Donors leave but needs get more desperate
The heat turns up in the summer for organizations that help the needy. Heat as in “pressure” that is.
“It’s the saddest time of the year for so many,” said Pastor Dora Cruz from the Lord’s Lighthouse in Ruskin. Speaking from her hospital bed in Tampa General Hospital just days after having surgery, Cruz was still anxious to be interviewed.
“Anything that will help those who cannot help themselves,” she told me. “The farm workers have no work and the snowbirds go back up North. There are always unmet needs in the summer.”
But it’s not just farm workers who need help.
Alecia Pacheco, manager of Ruskin’s St. Vincent de Paul Thrift Store which is run by the St. Anne Catholic Conference, has come up with several new ways to help the needy without embarrassing them.
First of all, she and her volunteers have completely rearranged the inside of the store to look like a department store. But she had to use some unconventional techniques to get by with too little money and manpower to serve growing local needs.
Lacking shelving but unable to pay the $300 (each) for metal store-type shelving to go on top of hanging racks, she took old inch-wide shelving strips from the walls and spread them about six-to-eight inches apart and covered them with cloth. Bolted on top of the hanging racks, these can hold lightweight items such as shoes, toys and pillows, and are at a height that can be reached by customers.
Putting bins and baskets of underwear and socks in the back of aisles of clothes racks enables the homeless and other poor who need them to look through the things they can get for free without being watched by other customers, Pacheco said. “Here they don’t have to feel threatened by anything.”
Another new trick she has developed is to use plastic shower rings that come 12 to a pack in the Dollar stores instead of hangers. Not only is it much cheaper for hanging clothing on racks, but people do not have to remove them to hold out the waist and judge the size.
“We don’t have the people to go around picking things up and putting them back on the shelves and hangers all day,” she explained. “This way, people have a pretty good idea whether it will fit or not before they take the pants or whatever off the rack.”
While there is always clothing for adults, especially women, there is a consistent lack of men’s shoes and children’s clothing and other kids’ items.
“We can’t forget the children,” Pacheco said. “The older generation knows about reuse and donating, but they don’t. And if they don’t learn as children, there won’t be donations when they’re the adults.”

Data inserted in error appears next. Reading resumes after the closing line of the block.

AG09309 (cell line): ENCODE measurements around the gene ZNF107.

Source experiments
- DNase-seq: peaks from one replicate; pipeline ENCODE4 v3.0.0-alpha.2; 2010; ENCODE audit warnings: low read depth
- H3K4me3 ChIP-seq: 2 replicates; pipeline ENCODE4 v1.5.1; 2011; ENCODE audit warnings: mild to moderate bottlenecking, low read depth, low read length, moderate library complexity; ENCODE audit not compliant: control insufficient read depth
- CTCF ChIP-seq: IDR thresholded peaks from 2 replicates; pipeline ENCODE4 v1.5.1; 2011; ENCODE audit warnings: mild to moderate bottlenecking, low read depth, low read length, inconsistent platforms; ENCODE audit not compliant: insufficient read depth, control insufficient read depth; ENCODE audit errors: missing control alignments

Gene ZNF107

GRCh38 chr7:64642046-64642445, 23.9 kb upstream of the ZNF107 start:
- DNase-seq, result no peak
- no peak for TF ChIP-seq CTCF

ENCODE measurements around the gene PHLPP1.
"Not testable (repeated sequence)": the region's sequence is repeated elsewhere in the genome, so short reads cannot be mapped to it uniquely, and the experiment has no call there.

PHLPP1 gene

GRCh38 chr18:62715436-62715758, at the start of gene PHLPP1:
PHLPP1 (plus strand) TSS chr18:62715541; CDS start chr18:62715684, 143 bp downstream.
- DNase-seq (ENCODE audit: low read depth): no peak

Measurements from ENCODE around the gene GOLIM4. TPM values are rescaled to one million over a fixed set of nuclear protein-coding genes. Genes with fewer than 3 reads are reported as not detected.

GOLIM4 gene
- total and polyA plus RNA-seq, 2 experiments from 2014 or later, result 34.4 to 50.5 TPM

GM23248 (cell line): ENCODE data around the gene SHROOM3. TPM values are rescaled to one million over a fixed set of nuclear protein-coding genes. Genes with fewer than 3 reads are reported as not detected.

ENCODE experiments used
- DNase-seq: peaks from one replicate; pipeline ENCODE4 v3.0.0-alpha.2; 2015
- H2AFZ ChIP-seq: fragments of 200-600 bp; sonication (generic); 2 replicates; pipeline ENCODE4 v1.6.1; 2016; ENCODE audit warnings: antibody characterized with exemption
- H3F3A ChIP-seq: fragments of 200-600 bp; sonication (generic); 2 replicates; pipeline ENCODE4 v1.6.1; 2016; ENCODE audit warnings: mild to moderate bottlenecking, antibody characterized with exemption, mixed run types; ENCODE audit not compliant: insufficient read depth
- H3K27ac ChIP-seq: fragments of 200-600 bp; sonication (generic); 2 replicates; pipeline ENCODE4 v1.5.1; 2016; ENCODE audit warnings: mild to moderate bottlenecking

Back-to-school is an especially hard time for families, she said. The store is about to get more involved with that.
Right now, there are events that give away back-to-school items like notebooks and pencils, back packs and new clothing to farm workers at several local farm worker agencies, but everybody who needs these things isn’t in the farm worker population.
Staff and officers at St. Vincent de Paul hope to change that soon.
“School is hard enough on the kids, especially the poorer kids,” Pacheco said. “If they don’t have the clothes and back packs and things like the others, they get laughed at. There’s enough pressure for them without that.”
Middle and high school clothing and items are especially needed, she said. “We have a generation gap in our donations.”
It is easy to see that on the shelves.
Since the store was organized to resemble a department store, clothing is divided by size and style, with boutique- office wear- in one place and outside work and play clothes in another. The children and teens’ sections need things now. Dishes and pots and pans are often displayed in a setting to appear like a dining room or kitchen counter.
“It’s these small touches that take the time but they matter,” Pacheco said.
Volunteers have put plants outside and done other landscaping. Soon other volunteers said they will paint the interior of the store, which is located by turning east on 11th Ave. N.E. just south of St. Anne Catholic Church off U.S. 41, then turning left at the dead end and going one block.
Meanwhile across town, Doreen Rivera, office manager at the Lord’s Lighthouse on the corner of State Road 674 and Ninth Street SE on the property of St. John the Divine Episcopal Church in Ruskin, says they are mostly lacking in items that cannot be purchased by food stamps.
While clothing and non perishable foods are always needed for the Community Cupboard – there and the one operated at St. Anne Catholic Church and others around the area, mostly people ask for things like toiletries, shampoo, laundry detergent, and soap.
When people donate time and money this summer, they can be sure they are giving to worthwhile causes in South County no matter which recipient they choose.
“We even see people come in who have to go to a funeral who haven’t got proper clothing so we have given them suits,” Pacheco said, showing a rack of ties. “It’s bad enough to have to bury a loved one. But think of not having any clothes to wear to their funeral.”
Coming away from talking with several people who work with South County’s poorest residents every day can give you a feeling of independence and joy just to be able to drive to a place where you have a roof over your head in a car that’s fit to run on the road.